Pickerel Spearing Case Study

1196 Words null Page
1. According to Hollands, what is problematic about many studies of Native youth in Canada? (3)

According to Hollands, what is problematic about many studies of Native youth in Canada are they focus on a small portion of the Native life and and misinterpret the actual lifestyle of the Native life. The studies are primarily focused on only the perspective of social problems, including drug abuse, within the Native life and do not concern any other aspects of their lifestyle. Other aspects include, how economic changes have led to less employment opportunities for the native youth. Also, the Native community is considered a young demographic; however, studies on the youth focus on broad questions and observations that apply to a larger age
…show more content…
Hollands reports that Mohawk participation in pickerel spearing is a point of contention between Natives and non-Natives. What would be the culturally relativistic manner of viewing pickerel spearing? What would the ethnocentric view of pickerel spearing be? (4)

The culturally relativistic manner of viewing pickerel spearing would have a more equal approach as different cultures have different values. Ttherefore all groups should be treated as equal in regard to pickerel spearing. The natives demonstrated more cultural relativistic manner of viewing pickerel spearing as John in the focus group stated the whites and natives should be able to both fish the same way, and the rules should not be off special rights. The Mohawks also believed they were not receiving special rights, instead they were just granted with rights which they should have always had from equality.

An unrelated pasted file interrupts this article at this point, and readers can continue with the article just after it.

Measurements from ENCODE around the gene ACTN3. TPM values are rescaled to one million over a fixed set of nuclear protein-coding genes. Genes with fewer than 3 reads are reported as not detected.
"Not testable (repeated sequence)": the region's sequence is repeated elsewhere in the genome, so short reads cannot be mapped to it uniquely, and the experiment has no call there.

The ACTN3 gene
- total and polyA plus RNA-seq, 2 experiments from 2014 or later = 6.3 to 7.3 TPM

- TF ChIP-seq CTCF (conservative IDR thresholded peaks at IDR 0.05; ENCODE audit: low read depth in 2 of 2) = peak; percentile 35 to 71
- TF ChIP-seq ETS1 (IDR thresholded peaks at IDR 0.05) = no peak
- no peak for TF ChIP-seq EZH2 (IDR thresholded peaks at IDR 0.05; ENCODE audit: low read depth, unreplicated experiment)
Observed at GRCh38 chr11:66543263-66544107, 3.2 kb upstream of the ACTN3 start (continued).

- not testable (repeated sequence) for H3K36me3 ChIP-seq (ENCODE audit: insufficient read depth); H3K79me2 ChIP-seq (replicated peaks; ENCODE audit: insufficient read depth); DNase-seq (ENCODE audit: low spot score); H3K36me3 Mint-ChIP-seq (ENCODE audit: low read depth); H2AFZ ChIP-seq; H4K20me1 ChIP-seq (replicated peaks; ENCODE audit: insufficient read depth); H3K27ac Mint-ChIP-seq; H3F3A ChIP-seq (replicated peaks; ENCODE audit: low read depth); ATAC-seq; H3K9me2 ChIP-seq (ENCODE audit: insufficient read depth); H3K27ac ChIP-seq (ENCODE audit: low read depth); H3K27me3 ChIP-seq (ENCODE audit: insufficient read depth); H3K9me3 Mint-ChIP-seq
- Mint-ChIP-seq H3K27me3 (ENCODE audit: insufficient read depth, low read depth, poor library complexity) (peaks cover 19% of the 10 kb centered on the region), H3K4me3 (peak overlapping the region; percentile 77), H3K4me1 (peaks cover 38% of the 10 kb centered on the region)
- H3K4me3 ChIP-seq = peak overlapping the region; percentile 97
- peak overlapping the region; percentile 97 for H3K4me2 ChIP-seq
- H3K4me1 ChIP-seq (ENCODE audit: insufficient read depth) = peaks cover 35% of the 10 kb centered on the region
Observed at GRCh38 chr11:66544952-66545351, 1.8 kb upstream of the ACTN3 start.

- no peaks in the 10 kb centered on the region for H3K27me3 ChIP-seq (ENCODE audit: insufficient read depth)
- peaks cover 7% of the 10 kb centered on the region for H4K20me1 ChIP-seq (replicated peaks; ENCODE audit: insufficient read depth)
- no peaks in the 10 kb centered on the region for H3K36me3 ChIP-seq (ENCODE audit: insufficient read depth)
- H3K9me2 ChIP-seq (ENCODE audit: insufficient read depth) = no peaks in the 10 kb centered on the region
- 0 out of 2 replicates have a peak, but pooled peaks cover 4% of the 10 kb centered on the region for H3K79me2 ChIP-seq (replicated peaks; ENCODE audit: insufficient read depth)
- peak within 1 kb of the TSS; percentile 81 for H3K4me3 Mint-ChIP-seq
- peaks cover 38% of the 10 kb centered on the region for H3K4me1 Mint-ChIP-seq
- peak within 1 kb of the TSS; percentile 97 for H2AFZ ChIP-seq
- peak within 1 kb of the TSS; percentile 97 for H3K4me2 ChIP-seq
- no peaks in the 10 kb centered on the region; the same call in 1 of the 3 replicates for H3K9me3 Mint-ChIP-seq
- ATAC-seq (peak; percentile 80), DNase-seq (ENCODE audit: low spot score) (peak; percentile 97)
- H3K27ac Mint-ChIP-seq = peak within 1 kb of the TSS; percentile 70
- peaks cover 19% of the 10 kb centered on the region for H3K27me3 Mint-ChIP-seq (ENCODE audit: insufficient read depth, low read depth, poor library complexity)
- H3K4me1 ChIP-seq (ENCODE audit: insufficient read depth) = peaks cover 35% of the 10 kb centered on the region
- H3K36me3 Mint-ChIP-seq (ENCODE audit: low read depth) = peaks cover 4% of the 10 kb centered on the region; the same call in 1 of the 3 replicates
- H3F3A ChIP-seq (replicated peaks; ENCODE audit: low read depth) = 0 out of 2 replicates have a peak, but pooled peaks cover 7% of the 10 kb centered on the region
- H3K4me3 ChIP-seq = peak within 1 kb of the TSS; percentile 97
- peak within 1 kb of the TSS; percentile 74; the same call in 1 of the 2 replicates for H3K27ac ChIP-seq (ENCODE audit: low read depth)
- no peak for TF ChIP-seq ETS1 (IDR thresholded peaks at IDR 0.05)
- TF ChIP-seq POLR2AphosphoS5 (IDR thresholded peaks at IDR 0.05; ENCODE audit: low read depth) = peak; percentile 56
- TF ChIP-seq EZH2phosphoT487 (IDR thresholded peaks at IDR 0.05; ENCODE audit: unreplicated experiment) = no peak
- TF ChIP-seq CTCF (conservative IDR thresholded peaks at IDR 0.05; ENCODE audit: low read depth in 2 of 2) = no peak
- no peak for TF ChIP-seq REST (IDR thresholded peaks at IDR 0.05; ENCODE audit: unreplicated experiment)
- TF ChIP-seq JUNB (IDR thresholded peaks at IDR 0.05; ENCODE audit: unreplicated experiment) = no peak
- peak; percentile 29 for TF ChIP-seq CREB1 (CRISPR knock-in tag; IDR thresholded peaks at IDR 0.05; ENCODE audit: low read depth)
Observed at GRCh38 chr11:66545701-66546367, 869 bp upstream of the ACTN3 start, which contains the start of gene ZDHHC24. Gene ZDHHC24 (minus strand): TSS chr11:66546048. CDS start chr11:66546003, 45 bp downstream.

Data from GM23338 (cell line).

The ethnocentric view of pickerel spearing would be a group with the belief that they have special rights and are superior to fish in which that the other groups do not. The whites demonstrated a more ethnocentric approach as they believed they natives had special rights that they didn’t and it wasn’t fair. The whites had racist attitudes, instead of respect for both cultures. Cathy, a white in the focus group also stated that the natives were talking “our fish” in respect to all whites, demonstrating the view of
…show more content…
Throughout the analysis Holland introduces different opinions, scenarios and observations and for each one he is able to further explain using insight from natives experiencing the topics he touches on. Holland uses many scholarly secondary resources to validate his points and opinions, he also provides further notes to explain a few of his points. The use of these resources is significant because makes his argument more valid rather than opinion based as his points are elaborated on with the use of studies and reports. The biggest weakness of Holland’s analysis. A weakness in Holland’s analysis also relates to his supporting argument from secondary arguments as the analysis was published in 2004, many of his supporting facts could be considered outdated. To support life past events Holland uses scenarios from dates as old as 1977 which are acceptable; however, he refers to older studies in older years such as 1988 which could be irrelevant or inaccurate to support his opinions of the current native situation at the time of writing his

Related Documents